The Long American Century: Literature, Journalism, and National Culture in the United States and Cuba, 1848-1958


Mellon/ACLS Dissertation Completion Fellowships


Comparative Literature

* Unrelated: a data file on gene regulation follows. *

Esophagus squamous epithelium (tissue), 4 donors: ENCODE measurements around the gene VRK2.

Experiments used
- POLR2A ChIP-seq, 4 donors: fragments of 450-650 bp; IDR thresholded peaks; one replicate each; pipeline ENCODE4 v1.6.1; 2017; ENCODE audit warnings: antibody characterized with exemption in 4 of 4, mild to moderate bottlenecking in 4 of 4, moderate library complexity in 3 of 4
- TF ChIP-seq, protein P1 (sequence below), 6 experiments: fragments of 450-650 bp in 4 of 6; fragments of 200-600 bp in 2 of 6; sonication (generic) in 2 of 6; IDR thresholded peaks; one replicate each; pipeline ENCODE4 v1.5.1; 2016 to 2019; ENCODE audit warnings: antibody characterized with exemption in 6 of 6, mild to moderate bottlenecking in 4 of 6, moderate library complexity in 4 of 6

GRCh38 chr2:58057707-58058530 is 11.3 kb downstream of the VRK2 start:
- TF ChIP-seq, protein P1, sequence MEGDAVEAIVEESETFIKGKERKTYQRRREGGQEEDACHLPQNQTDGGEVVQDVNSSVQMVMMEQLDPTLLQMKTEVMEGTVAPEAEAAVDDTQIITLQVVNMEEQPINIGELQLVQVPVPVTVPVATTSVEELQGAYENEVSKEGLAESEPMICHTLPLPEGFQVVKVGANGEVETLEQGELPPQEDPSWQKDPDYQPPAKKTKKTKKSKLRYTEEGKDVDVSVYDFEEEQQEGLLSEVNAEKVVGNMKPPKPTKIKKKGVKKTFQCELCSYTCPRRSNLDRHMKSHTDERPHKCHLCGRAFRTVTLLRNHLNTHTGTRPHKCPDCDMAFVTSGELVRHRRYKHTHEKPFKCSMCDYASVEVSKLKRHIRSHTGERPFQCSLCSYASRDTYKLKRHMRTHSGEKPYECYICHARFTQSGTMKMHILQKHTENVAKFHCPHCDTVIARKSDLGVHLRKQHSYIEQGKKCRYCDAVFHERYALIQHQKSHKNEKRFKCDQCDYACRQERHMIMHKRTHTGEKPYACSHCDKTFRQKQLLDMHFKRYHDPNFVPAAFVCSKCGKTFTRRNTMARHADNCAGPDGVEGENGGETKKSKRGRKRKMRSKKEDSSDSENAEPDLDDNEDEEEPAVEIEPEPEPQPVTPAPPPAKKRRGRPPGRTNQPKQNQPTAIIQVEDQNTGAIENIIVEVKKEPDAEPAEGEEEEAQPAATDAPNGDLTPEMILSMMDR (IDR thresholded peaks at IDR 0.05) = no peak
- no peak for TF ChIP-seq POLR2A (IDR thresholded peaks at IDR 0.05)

This dissertation explores the cultural history of the United States’ close relationship with Cuba between the expansionist 1840s and the Cold War 1950s. It traces that history across the genres of travel writing, journalism, poetry, and fiction during this “long American century,” when Cuba became a crucial measure by which Americans defined their nation’s modernity and democracy. By unearthing obscure texts, like the 1850s Cuban exile press, and reconsidering canonical authors like Stephen Crane and Langston Hughes, this project recovers a literary history often overshadowed by the Cold War. Moreover, its comparative approach explores this history from both sides, examining the transnational pathways of exile, empire, and intellectual exchange across the fluid boundary of the Florida Straits.